When Cormac and his fellow-voyagers had seen these and other monsters, which it is not now our province to describe, they were filled with fear and alarm, and, shedding copious tears, they prayed to God, who is a kind and ready helper of those who are in trouble. At that same hour our holy Columba, although far away in body, was present in spirit with Cormac in the ship. Accordingly he gave the signal, and calling the brethren to the oratory, he entered the church, and addressing those who were present, he uttered the following prophecy in his usual manner: "Brethren, pray with all your usual fervour for Cormac, who by sailing too far hath passed the bounds of human enterprise, and is exposed at this moment to dreadful alarm and fright, in the presence of monsters which were never before seen, and are almost indescribable.

We ought, therefore, to sympathize with our brethren and associates who are in such imminent danger, and to pray to the Lord with them; behold at this moment Cormac and his sailors are shedding copious tears. and praying with intense fervency to Christ; let us assist them by our prayers, that God may take compassion upon us, and cause the wind, which for the past fourteen days has blown from the south, to blow from the north, and this north wind will, of course, deliver Cormac's vessel out of all danger."

Now what could these strange beasts be that so assailed the vessel of Cormac? The description of being like frogs or insects which could swim, sting and swarm around the boat suggests these may have been some species of jellyfish. In the right warm conditions, we can have a population explosion which can clog boats and could cause consternation to travelers. The fact this happened in the summer supports such a theory and I note a modern story from the south of Scotland concerning a swarm of common moon jellyfish. But then again, one would have thought they would have known jellyfish when they saw them? Other monsters are mentioned in this story which we are told were beyond the scope of the book. We will never know what kind of encounters these were.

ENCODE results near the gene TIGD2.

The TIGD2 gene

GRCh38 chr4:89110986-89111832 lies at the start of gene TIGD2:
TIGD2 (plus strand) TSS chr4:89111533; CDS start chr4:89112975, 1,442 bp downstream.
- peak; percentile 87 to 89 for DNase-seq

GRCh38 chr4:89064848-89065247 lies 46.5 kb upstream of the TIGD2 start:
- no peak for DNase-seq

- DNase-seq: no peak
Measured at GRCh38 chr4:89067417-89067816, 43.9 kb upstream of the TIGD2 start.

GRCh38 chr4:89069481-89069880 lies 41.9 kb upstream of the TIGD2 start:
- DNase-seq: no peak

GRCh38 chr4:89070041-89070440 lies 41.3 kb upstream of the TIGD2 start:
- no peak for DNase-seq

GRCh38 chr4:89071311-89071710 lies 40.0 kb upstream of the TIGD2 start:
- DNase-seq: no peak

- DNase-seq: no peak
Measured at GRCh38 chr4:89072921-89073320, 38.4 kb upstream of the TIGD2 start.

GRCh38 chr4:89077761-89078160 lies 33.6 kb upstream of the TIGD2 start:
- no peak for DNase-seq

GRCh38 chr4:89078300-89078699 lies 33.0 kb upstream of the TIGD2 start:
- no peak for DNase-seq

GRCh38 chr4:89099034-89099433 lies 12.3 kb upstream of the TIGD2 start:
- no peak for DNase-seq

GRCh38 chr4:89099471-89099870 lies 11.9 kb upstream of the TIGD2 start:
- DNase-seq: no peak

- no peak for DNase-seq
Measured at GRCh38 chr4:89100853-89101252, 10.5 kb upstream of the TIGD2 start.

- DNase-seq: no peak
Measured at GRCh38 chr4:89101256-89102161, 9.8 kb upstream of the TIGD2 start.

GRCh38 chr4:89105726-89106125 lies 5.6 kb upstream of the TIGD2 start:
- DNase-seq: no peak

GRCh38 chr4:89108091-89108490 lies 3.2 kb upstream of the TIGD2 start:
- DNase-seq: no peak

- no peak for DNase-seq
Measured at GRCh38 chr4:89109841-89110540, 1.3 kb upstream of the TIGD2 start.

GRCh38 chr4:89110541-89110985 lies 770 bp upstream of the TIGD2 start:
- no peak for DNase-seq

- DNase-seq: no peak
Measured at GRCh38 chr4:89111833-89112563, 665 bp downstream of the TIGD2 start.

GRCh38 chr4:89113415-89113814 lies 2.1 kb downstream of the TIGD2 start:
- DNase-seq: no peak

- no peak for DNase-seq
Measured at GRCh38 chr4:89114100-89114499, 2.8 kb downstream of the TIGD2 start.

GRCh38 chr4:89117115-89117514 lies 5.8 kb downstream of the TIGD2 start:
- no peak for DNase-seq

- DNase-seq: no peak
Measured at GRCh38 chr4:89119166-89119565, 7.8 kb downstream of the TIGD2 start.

The final story goes to the opposite end of the size spectrum as a real monster of the deep is encountered by another associate of Columba by the name of Berach as he sailed from Iona to Tiree:

One day when the venerable man was staying in the Iouan island (Iona), a certain brother named Berach intended to sail to the Ethican island (Tiree), and going to the saint in the morning asked his blessing. The saint looking at him, said, "O my son, take very great care this day not to attempt sailing direct over the open sea to the Ethican land (Tiree); but rather take a circuit, and sail round by the smaller islands, for this reason, that thou be not thrown into great terror by a huge monster, and hardly be able to escape." On receiving the saint's blessing he departed, and when he reached his ship, he set sail without giving heed to the saint's words.

But as he was crossing over the larger arms of the Ethican sea, he and the sailors who were with him looked out, and lo, a whale, of huge and amazing size, raised itself like a mountain, and as it floated on the surface, it opened its mouth, which, as it gaped; was bristling with teeth. Then the rowers, hauling in their sail, pulled back in the utmost terror, and had a very narrow escape from the agitation of the waves caused by the motion of the monster; and they were also struck with wonder as they remembered the prophetic words of the saint.

On the morning of that same day, as Baithene was going to sail to the forenamed island, the saint told him about this whale, saying, "Last night, at midnight, a great whale rose from the depth of the sea, and it will coast this day on the surface of the ocean between the Iouan and Ethican islands (Iona and Tiree)." Baithene answered and said, "That beast and I are under the power of God." "Go in peace," said the saint, "thy faith in Christ shall defend thee from this danger." Baithene accordingly, having received the saint's blessing, sailed from the harbour; and after they had sailed a considerable distance, he and his companions saw the whale; and while all the others were much terrified, he alone was without fear, and raising up both his hands, blessed the sea and the whale. At the same moment the enormous brute plunged down under the waves, and never afterwards appeared to them.

The likely two candidates for this beast identified as a whale are the killer whale or a basking shark. The huge gaping mouth described in the story reminds one of the filter feeding action of the basking shark, though it could hardly be described as bristling with teeth. Both creatures are compared below. It is to be noted that Adomnan readily identifies the creature as a whale like everything else in his book apart from the one creature encountered on the River Ness and those strange frog-like creatures north of Iona. I made an educated guess concerning them, what was encountered in the river does not readily fit anything normally seen in that river.